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Primary Education News
News How the Russians came to Hogwarts
The number of Russians at British private schools is rising as the rarefied world of Harry Potter is increasingly seen as a fashionable passport to a better life
It is summer term at Maidwell Hall prep school. The boys and girls are back from holidays. Among them, and fresh off the plane from St Petersburg, is a new Russian pupil, Gosha Nikolayev. "I'm a bit scared and a bit excited," Gosha says. His father, Sergei, has come to the UK with his 11-year-old son to drop him off. If all goes well Gosha will spend two years here before moving to a top boarding school. Dad has ruled out Eton, so this could be Charterhouse or Stowe.
Gosha's new school near Northampton is a vision of how foreigners must imagine the land of Harry Potter. The main building is a dreamy turreted mansion overlooking its own boating and fishing lake. Maidwell Hall's website shows pupils reading on the lawn under a perfect blue sky, playing rounders, or sharing a mealtime joke. The ethos is old-fashioned: boys wear tweed jackets, corduroy trousers and ties. Good manners are encouraged; mobile phones banned.
"We are trying to create a country- house atmosphere," says headmaster Robert Lankester. "It always existed in prep schools before but has been lost in many cases." He adds: "Parents from abroad love the tradition. They want to buy into something British." Gosha is the school's second Russian; the first – "a lovely chap, loads of friends", the head says, cheerfully – is happily settled at Stowe.
Last month figures from the Independent Schools Council revealed a stunning increase in the number of Russian pupils studying at UK private schools, up from 816 in 2007 (3.9% of all overseas pupils) to 2,150 in 2013 (8.3%). The largest number of overseas boarding students come from Hong Kong and China, followed by Germany. But it is the Russians, in fourth place, who are the fastest-growing national group, with Britain and its private schools increasingly attractive to parents from Moscow and St Petersburg.
But why? According to Irina Shumovitch, an educational consultant who runs a placement service for Russian parents, British education has an unbeatable reputation. For the vast majority of Russians the fees are unaffordable. But for the rising upper-middle-class it remains the top choice. Shumovitch puts this in part down to "herd mentality. The myth says the best place to send your kids to school is England. The best place to ski is Courchevel and the best diamonds are de Grisogono. I welcome the myth because education here is fantastic."
Shumovitch helps Russian-speaking parents navigate their way through the entrance and exam system. She arranged tours for Sergei and Gosha to various prep schools including Maidwell Hall; Gosha also went to summer camp at Gordonstoun, Prince Charles's alma mater. British schools, she adds, nurture individuality and creativity, and teach pupils critical thinking, encouraging them to write essays and see both sides of an argument. The more rigid, fact-driven Russian system, by contrast, relies on "fear and pressure", meted out by older, Soviet-trained teachers.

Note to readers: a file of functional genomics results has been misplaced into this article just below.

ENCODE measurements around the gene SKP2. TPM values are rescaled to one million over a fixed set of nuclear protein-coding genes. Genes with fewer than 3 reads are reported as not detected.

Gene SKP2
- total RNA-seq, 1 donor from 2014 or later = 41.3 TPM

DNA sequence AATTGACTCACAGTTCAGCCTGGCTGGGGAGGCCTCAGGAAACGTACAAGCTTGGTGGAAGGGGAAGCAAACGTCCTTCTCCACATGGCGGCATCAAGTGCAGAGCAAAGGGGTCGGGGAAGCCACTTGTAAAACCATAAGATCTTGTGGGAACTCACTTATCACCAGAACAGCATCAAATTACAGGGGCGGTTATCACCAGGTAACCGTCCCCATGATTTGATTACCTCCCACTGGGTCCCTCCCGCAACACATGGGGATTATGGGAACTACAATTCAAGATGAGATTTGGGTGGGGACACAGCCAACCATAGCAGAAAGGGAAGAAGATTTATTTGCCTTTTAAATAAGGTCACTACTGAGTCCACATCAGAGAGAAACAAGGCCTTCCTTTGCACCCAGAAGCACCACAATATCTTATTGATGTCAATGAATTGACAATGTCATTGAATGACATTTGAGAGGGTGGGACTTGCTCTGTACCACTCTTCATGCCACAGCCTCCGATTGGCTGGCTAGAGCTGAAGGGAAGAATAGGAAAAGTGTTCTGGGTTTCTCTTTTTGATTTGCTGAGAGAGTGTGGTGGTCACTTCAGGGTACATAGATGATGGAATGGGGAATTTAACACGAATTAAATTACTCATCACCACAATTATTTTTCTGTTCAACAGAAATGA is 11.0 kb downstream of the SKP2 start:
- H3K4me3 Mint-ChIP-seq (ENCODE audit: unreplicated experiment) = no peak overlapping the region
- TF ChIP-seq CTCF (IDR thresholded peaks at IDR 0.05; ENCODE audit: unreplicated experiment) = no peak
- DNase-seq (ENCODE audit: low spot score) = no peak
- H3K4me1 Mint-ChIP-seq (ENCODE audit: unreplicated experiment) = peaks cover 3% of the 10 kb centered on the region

In a Russian context Shumovitch's liberal, child-centred ideas are quietly revolutionary, and at odds with the xenophobic, often paranoid thinking that comes from Vladimir Putin's Kremlin. The Duma recently considered a motion to ban top Russian officials from sending their children to UK schools. (Deputies dismissed it, arguing that contrasting the British and Russian systems might be helpful.) "I believe British schooling is good for Russian children and good for Russia," says Shumovitch. "They are learning different values, and will return to Russia more aware, more tolerant and more open."
Russia's darkening politics has prompted growing numbers of Russian parents to send their children to Britain. Numbers are up 27.4% this year. Natasha Semyonova-Bateman, who helps wealthy Russians relocate to the UK, finding homes and schools, says some of her clients are "patriotic about Russia". Others are opposed to the Putin regime. Both groups, she says, are united by a lack of faith in the country's future and see a British education, and a British passport for their kids, if they can procure one, as an "exit strategy".
"They think the next generation should be out of Russia. This idea has grown in the last couple of years," Semyonova-Bateman says. She adds: "The atmosphere inside Russia is like Orwell's 1984. It's a suffocating society. They [Russians] don't believe in the future. They don't trust anyone including the authorities. Parents think: It's too late for us. We have business here. We speak Russian and we can't change our lives dramatically. But can change it for our kids."
Official relations between London and Moscow have been largely dreadful since the 2006 polonium murder of Alexander Litvinenko. Nevertheless, many ordinary Russians are enthusiastic Anglophiles. Harry Potter – or Garry, to give the boy magician his Russian pronunciation – is extremely popular in Russia, as is the Queen. Younger members of the country's affluent, westernised elite speak English. "I like the humour and the irony," Sergei says of Britain, in perfect English, when we meet in an upscale cafe in Sloane Square. "Like the Roman empire, Britain has an assimilating culture," he notes.
Educated, self-made, and casually dressed in jeans and a V-neck, Sergei grew up in a St Petersburg intelligentsia family. He studied theoretical physics. But with science in disarray in the post-Soviet 1990s, he turned his hand to business, first owning a St Petersburg radio station, then setting up a successful chain of high-end tea shops. He is now worth £15-20m. "We are pretty wealthy," he admits. Does he have a yacht? "A small one, 44ft. I've been sailing with my dad since I was a boy."
During a recent recce to London, Sergei says he bumped into two friends from St Petersburg on the same flight who were also looking at schools for their children and a flat in London. Sergei says he has no plans to leave Russia – "you can live partly here, and partly there," he points out – but hopes Gosha will emerge from the UK with an international education. And a normal childhood: "We don't want him to be spoiled." This is understandable. Back in Moscow the super-rich travel with armed bodyguards and live in fortress-like mansions.